"doing mode", you're operating almost exclusively in the sympathetic branch of your autonomic nervous system. This system is associated with the "fight or flight" response, shallow breathing patterns, muscle tension, and increased heart rate and blood pressure. These stress responses of the body not only negatively influence the pelvic floor muscles but also the overall pelvic region including bladder and bowel function, both common triggers of genital, sexual, and pelvic pain.
2. Pelvic Traumas, Injuries, or Surgeries
Injuries to the pelvic floor region caused by childbirth, previous pelvic surgeries, falls on the coccyx bone, and other accidental traumas to the region such as straddle injuries can all contribute to the development of chronic pain in the pelvis and genital area. Take for instance, the condition once known as "bikers syndrome" that affects long distance bike riders. Cumulative targeted pressure on the pudenal nerve overtime can cause damage to the nerve. This particular nerve branches out into the entire vulvar region and can therefore emit painful stimuli anywhere in the pelvic region, not just at the "sits bones".
3. Present or Past Physical, Emotional, or Sexual Abuse
Memories from past (or current) abuses are stored in pathways along the central nervous system, and even in particular muscles, especially the psoas muscle. The psoas muscle has a direct and neurological connection to the pelvic floor muscles. These bad memories that are stored by the nervous system awaken when it is feeling threatened or when trying to protect itself. Even when attempting consented, pleasurable sex, the nervous system can interpret this environment as threatening. Protective measures include muscles tension and clenching (which leads to pain, which leads to the fear of pain, which leads to further clenching), and the over-sensitization of the pelvic nerves.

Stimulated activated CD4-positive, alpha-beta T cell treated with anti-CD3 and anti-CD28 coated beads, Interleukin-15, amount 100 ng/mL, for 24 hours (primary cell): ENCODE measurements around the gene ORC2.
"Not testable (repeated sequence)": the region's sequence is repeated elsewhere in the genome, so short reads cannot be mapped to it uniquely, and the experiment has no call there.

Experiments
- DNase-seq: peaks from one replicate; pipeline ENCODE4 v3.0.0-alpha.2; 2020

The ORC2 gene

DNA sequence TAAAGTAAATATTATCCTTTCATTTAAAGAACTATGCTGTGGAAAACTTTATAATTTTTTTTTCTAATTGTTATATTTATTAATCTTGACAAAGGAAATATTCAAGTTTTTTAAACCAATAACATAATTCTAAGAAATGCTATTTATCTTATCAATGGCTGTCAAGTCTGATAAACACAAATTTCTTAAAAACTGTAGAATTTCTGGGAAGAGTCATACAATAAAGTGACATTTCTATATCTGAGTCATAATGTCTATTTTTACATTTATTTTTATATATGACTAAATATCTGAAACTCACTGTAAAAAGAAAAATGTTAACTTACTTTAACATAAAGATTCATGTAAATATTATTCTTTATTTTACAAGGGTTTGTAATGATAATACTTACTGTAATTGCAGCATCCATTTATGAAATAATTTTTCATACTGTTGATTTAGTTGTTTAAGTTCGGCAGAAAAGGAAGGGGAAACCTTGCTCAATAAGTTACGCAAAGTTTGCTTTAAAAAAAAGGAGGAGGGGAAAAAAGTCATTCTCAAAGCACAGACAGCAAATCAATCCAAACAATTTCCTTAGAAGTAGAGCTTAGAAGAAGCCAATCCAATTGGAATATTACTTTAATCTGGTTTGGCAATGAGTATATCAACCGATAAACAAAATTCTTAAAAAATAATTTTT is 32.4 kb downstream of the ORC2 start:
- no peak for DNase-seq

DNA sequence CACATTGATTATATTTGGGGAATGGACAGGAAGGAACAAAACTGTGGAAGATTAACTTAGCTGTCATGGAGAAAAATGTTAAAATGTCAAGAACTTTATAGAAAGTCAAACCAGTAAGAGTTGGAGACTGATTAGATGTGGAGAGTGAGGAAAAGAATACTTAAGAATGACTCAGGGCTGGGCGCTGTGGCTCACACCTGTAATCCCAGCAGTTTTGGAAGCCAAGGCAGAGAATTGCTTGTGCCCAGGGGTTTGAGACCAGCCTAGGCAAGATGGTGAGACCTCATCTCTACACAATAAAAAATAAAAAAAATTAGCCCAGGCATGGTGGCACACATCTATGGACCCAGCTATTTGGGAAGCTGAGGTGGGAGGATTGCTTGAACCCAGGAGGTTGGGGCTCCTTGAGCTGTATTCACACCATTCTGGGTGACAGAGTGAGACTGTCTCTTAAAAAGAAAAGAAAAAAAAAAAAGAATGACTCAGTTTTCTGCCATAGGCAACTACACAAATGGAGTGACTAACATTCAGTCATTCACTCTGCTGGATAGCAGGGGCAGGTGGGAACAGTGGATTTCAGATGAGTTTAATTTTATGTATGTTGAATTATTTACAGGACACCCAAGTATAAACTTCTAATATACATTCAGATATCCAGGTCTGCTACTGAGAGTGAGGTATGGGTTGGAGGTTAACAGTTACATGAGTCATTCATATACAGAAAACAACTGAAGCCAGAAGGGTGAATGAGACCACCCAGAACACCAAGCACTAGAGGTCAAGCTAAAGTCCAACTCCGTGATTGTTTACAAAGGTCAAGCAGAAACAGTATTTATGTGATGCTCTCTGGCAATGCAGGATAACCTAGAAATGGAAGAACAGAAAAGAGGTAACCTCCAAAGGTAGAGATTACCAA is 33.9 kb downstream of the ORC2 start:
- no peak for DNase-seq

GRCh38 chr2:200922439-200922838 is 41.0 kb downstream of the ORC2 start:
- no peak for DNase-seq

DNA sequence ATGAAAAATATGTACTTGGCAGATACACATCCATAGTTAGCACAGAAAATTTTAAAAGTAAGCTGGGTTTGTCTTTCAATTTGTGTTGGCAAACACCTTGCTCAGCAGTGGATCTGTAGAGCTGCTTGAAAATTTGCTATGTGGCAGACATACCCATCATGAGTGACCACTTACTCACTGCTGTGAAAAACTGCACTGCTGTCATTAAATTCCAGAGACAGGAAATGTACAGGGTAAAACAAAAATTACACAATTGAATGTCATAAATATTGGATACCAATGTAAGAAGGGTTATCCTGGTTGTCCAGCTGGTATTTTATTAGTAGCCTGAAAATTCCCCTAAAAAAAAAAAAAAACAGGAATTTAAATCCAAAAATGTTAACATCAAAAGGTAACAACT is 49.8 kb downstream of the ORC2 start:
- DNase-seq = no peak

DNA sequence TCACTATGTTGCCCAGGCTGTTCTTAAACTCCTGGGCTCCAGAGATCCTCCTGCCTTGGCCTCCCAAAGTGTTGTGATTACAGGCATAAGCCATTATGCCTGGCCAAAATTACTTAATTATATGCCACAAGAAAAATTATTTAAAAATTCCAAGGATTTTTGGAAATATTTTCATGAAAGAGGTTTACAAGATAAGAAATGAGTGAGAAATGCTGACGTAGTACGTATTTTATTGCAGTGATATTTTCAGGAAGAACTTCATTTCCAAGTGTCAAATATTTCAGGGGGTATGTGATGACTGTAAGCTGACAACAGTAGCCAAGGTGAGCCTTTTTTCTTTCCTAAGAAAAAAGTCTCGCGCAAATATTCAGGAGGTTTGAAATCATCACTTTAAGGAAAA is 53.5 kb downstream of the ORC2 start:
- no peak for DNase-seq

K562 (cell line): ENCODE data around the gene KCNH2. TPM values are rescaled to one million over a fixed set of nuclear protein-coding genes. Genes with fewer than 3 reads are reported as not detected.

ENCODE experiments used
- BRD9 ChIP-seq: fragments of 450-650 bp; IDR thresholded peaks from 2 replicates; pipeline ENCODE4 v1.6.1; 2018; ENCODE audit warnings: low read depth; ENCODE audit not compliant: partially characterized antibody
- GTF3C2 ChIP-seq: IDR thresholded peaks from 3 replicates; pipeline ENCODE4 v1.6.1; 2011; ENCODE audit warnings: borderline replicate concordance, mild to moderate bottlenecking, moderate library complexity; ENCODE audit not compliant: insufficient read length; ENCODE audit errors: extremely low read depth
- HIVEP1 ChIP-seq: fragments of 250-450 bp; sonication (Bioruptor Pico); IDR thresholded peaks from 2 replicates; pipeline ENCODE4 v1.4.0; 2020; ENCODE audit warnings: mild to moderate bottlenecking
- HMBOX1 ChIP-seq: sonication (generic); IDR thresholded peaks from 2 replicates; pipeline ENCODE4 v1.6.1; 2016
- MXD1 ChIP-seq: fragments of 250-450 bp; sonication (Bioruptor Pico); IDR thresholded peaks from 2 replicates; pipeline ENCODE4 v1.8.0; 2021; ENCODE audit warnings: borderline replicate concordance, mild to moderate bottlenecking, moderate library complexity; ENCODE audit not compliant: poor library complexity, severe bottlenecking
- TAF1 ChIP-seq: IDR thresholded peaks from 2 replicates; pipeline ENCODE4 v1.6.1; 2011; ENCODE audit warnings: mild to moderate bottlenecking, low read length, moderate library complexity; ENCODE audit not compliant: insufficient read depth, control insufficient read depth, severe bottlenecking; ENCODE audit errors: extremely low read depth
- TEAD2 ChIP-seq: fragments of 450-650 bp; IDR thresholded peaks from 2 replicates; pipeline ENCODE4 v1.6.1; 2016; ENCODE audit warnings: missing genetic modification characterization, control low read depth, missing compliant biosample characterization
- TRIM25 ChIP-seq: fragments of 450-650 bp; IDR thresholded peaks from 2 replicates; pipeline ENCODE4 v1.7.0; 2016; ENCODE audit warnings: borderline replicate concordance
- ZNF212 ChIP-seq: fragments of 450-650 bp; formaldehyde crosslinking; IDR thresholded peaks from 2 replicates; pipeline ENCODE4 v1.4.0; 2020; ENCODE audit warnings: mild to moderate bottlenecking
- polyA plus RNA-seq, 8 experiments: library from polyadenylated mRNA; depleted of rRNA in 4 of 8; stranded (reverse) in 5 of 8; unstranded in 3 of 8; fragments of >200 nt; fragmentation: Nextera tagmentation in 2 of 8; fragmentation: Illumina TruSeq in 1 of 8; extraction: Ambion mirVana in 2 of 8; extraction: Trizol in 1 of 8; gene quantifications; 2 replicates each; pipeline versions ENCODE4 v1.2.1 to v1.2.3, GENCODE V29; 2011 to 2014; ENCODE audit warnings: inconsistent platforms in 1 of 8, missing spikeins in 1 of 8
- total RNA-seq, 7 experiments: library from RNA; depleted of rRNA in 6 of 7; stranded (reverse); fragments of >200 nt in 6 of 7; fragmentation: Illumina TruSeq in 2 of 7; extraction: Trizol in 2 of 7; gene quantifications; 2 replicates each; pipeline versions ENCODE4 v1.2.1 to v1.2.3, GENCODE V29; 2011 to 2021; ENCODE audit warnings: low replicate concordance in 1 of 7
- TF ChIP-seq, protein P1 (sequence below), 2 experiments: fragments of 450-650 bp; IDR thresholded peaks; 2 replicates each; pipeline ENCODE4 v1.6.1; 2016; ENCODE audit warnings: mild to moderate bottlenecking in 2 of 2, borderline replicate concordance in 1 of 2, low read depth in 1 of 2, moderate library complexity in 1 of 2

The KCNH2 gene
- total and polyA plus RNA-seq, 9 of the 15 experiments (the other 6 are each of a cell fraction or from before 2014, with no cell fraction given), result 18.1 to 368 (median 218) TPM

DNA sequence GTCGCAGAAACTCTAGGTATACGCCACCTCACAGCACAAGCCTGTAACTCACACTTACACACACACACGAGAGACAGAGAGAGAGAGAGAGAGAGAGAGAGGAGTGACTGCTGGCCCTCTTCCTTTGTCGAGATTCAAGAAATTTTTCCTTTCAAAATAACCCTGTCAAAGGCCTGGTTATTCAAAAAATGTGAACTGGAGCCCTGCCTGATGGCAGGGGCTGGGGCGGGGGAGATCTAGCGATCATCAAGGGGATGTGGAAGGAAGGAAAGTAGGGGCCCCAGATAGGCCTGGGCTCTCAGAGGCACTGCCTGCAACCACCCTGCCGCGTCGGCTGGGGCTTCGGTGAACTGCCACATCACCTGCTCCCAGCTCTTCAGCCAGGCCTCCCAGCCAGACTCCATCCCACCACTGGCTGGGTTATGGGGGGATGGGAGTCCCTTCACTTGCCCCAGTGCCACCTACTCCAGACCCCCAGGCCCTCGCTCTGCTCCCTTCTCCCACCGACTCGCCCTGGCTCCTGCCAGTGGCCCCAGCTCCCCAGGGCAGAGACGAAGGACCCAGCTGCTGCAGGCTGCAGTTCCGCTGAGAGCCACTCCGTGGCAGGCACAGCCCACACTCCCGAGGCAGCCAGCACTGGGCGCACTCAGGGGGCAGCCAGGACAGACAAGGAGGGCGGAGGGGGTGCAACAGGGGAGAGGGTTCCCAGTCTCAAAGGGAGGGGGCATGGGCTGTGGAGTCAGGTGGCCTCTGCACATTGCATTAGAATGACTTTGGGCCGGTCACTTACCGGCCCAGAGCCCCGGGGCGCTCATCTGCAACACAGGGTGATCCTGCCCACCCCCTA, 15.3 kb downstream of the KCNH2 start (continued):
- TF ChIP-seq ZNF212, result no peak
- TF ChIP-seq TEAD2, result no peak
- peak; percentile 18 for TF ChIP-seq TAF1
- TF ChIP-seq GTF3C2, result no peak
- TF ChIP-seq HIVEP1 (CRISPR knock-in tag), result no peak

4. Participation in Competitive Sports
Many popular sporting activities require tight, clenched body positions and breathing from the chest in order to perform. If we are taught by these sports (or cultural influences) to suck in our stomach and breathe from the chest and clench our buttocks at all times as a matter of "good posture" this can, over time, be detrimental to the health and function of the pelvic floor. In addition, young women who participate in sports are more likely to experience sports-related injuries such as injuries to knees, ankles, legs, and hips. If a knee, for instance, is favored for a long enough period of time the opposite pelvic area takes on more stress and can contribute to pain due to compensatory patterns.
5. Genetic, Hormonal, & Dietary Influences
Structurally the body is not symmetrical and consequently curvatures of the spine, leg length difference, being left or right footed, all have a bearing on the long-term cumulative stress on one side of the pelvis or the other. Genetic and hormonal influences can also put us at risk for other triggers commonly associated with pelvic, genital, and sexual pain. For instance, endometriosis, irritable bowel syndrome, and interstitial cystitis (painful bladder syndrome or "IC"). The dietary decisions we make also influence how and when these triggers manifest in the body. Foods can promote the inflammatory responses contributing directly to pain, but also inhibit the immune system from functioning properly.
Easing Vaginal Penetration PaiN
After our vaginal entrance pain vocab post last week, we got a good question about sexual abuse and pelvic, genital, and sexual pain. We'd like to address that in this blog post, as well as strategies for easing pain at the vaginal opening.
Q: Can sexual abuse make nerves in the vaginal opening more sensitive? If so, how do you ease the pain?